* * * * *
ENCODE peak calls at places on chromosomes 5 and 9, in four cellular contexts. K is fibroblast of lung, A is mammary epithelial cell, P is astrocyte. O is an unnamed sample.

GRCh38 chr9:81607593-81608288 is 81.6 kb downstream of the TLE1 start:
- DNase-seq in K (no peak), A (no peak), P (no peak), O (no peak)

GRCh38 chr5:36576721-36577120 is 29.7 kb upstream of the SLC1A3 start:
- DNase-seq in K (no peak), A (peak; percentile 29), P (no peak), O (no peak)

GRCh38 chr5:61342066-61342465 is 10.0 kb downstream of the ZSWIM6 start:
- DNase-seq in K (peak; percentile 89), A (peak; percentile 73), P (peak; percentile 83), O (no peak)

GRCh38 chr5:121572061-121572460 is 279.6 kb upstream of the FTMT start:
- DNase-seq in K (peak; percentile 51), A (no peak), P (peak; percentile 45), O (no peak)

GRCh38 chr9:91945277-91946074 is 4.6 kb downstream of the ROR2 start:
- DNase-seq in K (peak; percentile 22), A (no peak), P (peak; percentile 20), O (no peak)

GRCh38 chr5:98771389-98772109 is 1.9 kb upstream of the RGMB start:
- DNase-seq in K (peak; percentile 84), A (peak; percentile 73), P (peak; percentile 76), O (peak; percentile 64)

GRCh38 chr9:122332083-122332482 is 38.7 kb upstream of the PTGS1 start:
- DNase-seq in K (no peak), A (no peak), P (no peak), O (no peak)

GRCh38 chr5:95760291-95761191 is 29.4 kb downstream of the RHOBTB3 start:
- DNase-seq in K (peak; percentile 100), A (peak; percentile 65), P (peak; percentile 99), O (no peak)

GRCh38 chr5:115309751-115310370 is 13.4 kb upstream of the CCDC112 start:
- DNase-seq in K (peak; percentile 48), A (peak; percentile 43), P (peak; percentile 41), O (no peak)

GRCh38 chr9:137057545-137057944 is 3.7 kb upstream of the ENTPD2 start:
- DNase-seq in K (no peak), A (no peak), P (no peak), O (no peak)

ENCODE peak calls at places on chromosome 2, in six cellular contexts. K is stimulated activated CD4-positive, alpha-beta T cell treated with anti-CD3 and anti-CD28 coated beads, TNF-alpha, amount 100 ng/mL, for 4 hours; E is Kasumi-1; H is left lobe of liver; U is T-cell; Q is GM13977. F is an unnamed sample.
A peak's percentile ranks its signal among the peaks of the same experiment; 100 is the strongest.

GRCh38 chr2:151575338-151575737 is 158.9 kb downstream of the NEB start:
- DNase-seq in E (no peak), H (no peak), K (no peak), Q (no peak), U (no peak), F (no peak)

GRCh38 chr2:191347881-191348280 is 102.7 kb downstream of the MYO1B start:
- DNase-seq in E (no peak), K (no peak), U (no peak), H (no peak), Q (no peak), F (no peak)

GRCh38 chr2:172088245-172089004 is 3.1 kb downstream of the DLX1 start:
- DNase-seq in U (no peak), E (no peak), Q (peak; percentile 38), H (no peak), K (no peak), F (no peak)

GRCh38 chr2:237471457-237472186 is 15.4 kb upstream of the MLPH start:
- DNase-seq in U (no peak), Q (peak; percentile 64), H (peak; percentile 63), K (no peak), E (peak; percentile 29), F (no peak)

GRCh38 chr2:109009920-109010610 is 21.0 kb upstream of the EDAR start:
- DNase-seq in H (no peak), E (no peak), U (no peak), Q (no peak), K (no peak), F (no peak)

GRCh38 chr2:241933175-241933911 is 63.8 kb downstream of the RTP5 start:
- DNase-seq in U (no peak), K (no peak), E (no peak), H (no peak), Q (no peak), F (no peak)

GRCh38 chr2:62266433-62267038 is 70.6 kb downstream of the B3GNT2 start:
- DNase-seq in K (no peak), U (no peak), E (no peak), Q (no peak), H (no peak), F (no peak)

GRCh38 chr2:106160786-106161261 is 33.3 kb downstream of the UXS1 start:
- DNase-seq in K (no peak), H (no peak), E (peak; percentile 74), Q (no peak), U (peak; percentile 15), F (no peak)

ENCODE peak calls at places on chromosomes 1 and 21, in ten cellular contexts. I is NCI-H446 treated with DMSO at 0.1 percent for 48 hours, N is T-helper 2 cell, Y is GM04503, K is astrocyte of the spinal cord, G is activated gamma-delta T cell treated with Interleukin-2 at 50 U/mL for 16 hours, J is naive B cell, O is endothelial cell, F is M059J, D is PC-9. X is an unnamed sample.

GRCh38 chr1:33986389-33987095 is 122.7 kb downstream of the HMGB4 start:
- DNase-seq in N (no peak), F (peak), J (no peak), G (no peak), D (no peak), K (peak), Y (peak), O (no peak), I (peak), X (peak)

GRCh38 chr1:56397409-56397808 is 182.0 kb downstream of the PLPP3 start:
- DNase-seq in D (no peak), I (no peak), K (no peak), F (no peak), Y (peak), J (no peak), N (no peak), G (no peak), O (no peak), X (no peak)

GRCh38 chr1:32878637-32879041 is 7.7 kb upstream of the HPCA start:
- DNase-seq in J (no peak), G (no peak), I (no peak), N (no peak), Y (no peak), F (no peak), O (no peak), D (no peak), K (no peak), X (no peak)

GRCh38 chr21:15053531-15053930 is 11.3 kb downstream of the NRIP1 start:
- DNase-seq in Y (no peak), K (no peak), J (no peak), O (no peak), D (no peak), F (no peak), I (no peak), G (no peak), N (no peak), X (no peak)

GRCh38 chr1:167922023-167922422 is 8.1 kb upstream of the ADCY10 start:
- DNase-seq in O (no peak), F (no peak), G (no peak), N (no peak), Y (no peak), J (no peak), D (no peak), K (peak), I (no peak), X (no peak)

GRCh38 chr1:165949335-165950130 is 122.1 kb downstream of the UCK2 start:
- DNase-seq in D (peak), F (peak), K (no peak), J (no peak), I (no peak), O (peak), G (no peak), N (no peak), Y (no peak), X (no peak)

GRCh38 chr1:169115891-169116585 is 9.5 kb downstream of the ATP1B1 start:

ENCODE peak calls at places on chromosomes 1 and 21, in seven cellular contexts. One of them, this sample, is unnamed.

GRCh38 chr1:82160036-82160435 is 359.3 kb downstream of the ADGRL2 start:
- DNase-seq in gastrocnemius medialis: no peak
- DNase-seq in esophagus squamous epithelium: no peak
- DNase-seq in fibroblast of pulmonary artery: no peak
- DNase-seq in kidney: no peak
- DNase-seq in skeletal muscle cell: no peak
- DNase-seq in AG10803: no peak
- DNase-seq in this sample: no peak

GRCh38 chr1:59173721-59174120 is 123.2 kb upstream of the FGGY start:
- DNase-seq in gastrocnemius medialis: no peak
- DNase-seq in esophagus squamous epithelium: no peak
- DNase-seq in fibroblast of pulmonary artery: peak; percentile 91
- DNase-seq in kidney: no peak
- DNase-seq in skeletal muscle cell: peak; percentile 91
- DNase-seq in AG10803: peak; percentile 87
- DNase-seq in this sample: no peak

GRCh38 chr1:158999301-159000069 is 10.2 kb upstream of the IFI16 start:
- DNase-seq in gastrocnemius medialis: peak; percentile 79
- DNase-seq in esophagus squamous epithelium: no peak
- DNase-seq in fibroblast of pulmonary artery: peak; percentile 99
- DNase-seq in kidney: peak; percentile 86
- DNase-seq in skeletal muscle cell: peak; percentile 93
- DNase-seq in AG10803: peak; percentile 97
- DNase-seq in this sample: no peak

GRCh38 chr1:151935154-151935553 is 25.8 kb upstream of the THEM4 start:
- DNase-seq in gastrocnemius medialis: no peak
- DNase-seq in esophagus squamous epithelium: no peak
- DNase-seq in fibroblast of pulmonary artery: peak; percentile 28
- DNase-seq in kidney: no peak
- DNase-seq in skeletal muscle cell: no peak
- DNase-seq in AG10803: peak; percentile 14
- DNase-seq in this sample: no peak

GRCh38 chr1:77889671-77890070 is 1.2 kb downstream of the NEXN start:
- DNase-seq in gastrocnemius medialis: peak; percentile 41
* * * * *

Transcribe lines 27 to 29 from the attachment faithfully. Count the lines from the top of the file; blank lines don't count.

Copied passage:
- DNase-seq in E (no peak), K (no peak), U (no peak), H (no peak), Q (no peak), F (no peak)

GRCh38 chr2:172088245-172089004 is 3.1 kb downstream of the DLX1 start:
- DNase-seq in U (no peak), E (no peak), Q (peak; percentile 38), H (no peak), K (no peak), F (no peak)